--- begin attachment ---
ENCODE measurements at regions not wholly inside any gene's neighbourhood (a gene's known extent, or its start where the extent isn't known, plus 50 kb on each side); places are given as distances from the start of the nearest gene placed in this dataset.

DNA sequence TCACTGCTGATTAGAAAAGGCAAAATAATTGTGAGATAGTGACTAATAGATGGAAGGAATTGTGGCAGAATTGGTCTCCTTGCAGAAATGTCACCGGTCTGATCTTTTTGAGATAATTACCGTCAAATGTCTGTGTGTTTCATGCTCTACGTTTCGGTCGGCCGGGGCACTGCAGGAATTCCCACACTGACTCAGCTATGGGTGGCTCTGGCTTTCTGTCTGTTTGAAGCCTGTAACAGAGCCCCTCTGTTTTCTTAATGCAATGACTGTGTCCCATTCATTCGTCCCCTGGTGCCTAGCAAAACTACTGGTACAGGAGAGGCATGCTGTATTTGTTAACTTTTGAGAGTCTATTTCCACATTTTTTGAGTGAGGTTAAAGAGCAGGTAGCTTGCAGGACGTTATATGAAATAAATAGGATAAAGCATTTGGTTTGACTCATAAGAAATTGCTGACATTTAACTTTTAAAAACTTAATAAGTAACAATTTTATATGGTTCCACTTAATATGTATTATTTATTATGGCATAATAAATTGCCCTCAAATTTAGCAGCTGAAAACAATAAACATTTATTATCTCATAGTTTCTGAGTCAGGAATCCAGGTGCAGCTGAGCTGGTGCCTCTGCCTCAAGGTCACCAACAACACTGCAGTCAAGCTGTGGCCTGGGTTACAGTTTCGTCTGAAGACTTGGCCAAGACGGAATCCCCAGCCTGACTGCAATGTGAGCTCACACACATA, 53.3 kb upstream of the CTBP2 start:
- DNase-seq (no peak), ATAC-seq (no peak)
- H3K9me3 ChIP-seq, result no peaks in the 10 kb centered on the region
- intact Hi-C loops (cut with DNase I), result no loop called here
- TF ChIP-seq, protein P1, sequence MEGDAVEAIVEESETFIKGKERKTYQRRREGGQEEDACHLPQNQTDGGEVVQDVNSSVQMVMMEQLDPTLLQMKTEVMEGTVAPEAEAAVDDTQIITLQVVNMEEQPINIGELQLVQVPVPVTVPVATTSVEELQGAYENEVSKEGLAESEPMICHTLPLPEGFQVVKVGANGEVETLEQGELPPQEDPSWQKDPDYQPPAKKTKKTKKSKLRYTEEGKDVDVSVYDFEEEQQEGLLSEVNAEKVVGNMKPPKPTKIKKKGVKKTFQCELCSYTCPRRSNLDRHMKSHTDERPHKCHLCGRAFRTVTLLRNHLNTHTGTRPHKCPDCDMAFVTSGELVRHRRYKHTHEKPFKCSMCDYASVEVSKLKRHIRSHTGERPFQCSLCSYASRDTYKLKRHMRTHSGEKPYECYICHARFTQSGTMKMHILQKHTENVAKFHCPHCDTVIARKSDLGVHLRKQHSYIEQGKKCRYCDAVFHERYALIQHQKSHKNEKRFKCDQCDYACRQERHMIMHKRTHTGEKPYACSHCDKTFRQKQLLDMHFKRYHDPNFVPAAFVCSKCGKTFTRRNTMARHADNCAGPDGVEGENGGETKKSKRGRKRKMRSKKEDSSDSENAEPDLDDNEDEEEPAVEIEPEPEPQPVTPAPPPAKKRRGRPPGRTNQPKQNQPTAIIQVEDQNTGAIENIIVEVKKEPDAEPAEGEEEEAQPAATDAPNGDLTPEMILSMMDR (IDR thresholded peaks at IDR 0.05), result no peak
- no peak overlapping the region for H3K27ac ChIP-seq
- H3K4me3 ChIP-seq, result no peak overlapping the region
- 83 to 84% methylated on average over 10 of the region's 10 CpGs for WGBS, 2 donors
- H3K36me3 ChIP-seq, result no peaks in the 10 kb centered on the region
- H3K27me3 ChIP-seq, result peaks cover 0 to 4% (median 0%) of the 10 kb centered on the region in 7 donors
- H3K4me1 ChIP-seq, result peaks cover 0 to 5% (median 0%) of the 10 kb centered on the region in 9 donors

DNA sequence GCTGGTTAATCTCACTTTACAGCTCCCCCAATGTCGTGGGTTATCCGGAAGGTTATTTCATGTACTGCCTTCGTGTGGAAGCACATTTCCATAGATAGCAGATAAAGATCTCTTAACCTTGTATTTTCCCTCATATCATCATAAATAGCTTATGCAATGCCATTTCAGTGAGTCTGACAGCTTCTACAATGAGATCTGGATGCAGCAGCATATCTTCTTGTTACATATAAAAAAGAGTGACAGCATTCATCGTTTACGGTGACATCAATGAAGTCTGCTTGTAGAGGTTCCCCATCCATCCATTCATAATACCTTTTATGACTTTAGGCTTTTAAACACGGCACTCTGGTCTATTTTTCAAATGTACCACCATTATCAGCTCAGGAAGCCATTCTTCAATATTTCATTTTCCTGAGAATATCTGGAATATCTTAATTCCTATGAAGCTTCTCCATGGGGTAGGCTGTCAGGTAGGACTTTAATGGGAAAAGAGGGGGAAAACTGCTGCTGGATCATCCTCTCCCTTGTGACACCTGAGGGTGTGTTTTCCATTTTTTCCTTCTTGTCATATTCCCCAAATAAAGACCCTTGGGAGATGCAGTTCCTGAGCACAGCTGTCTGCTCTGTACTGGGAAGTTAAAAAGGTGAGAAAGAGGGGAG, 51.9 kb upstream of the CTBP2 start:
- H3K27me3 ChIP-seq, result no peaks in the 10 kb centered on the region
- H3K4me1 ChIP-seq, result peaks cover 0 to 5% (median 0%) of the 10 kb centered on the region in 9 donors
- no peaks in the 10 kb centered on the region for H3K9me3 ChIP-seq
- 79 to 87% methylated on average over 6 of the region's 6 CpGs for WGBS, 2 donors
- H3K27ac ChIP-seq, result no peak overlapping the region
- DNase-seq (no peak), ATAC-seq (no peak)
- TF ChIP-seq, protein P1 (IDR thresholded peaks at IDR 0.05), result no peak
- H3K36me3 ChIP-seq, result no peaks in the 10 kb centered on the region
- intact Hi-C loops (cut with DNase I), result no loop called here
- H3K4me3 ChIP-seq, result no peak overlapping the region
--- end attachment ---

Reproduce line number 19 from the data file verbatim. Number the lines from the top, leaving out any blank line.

- DNase-seq (no peak), ATAC-seq (no peak)